Everyone deserves access to a trained professional who understands and listens. Need support? If you have health insurance, check out your coverage and ask for help finding someone in network. Ask your friends – it is okay and important to talk about this with people you trust. You can contact online at the NAMI website or call the NAMI Helpline at 800-950-NAMI or in a crisis, text “NAMI” to 741741.
Just like bodies, eating disorders come in many different forms. Some things all eating disorders have in common is that they are treatable and the chances for recovery increase the earlier they are detected. Eating disorders can be either restrictive (eating too little or eliminating many types of foods), binge-type (eating large quantities of food), or both, and some eating disorders may be hard to identify because they may appear to be “healthy eating” (just taken too far).
It is important to be aware of some of the warning signs of an eating disorder so you can get support or help someone you love get support.
How to know if help is needed. Not sure if you or someone you know is struggling? Here is a free, anonymous screening tool. Be sure to check out the local service locator, and resources about different types of eating disorders.
The NEDA Helpline is available Monday-Thursday from 9AM to 9PM ET, and Friday from 9AM to 5PM ET. Contact the Helpline for support, resources and treatment options for yourself or a loved one. Helpline volunteers are trained to help you find the information and support you are looking for. You may reach the Helpline at (800) 931-2237, via online chat, or texting service.
Thinking of becoming pregnant? If you have experienced or are experiencing an eating disorder, gaining weight during pregnancy can be triggering and frightening. It is important to address the thoughts and behaviors associated with your eating disorder prior to becoming pregnant as eating disorders are dangerous for both you and your baby. It is recommended that you eat well-balanced meals and maintain a healthy weight for several months before becoming pregnant and throughout your pregnancy. More information about pregnancy and eating disorders is available on the National Eating Disorders website.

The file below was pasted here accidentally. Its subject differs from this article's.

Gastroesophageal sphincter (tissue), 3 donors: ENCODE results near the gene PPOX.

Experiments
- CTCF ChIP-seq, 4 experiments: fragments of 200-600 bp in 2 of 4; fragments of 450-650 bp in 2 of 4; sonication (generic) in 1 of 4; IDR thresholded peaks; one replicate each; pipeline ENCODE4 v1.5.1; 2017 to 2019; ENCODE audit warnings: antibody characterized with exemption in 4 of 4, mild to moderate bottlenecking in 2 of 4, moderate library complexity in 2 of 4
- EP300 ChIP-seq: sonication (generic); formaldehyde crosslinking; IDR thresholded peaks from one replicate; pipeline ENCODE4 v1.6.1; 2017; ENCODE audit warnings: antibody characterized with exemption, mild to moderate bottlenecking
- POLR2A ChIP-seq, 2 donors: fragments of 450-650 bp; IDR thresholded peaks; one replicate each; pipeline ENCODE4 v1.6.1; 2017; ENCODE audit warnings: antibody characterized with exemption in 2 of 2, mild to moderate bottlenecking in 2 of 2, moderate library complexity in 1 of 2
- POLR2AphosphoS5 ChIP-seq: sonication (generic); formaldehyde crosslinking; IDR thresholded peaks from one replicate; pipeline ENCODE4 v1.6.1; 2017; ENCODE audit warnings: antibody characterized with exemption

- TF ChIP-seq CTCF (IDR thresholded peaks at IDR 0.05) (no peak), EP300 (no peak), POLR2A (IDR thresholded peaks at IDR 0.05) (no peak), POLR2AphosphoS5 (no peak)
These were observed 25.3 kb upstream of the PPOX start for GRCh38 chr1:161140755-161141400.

Stress and anxiety are common conditions that many people face. If you don’t feel right, tell someone. Finding balance and managing stress can be challenging, but finding strategies to care for yourself is crucial. YOU matter! Not everyone has the same stress relief solutions and practices. What works best for you may be different than someone else and may vary based on your situation or the time of day.
Here are a few resources for mental well being:
Use this Screening Tool from Mental Health American to help understand different types of mental health challenges.
Minding Your Mind is a resource designed “to provide mental health education to adolescents, teens and young adults, their parents, teachers and school administrators.” More specifically, their goal is “to reduce the stigma and destructive behaviors often associated with mental health issues.”
The Brain & Behavior Research Foundation provides some everyday mental health tips, including the following:
- Practice self-care and make yourself a priority
- Disconnect from electronics and social media
- Engage in activities that provide meaning
- Avoid heavy substance abuse
- Get help from a licensed mental health professional when and if you need it
This BBR Foundation website provides ample stress management resources. This includes warning signs, relaxation techniques and stress research.
Here are a few apps that may help relieve stress:
- TalkSpace App
- Pigment Adult Coloring Book App
- Lantern App
- Breath2Relax App
- Gratitude Journal App
- SAM: Self Help for Anxiety Management App
- InteliCare App
- Happify App
- Headspace App
- Stop, Breath & Think App
Tara Brach is a Ph.D, psychologist, author and teacher of meditation. She provides resources that may be useful when dealing with stress—such as audio talks and guided meditation. Check out Tara’s website! Brene Brown, LCSW, has a wonderful talk on Netflix, free podcasts and great books that can be really helpful too.
Just not feeling right? Talk to your health provider about support available. If you or someone you know may be thinking about harming oneself get help immediately. You can call 911 or the National Suicide Prevention Line at 1-800-273-TALK (8255).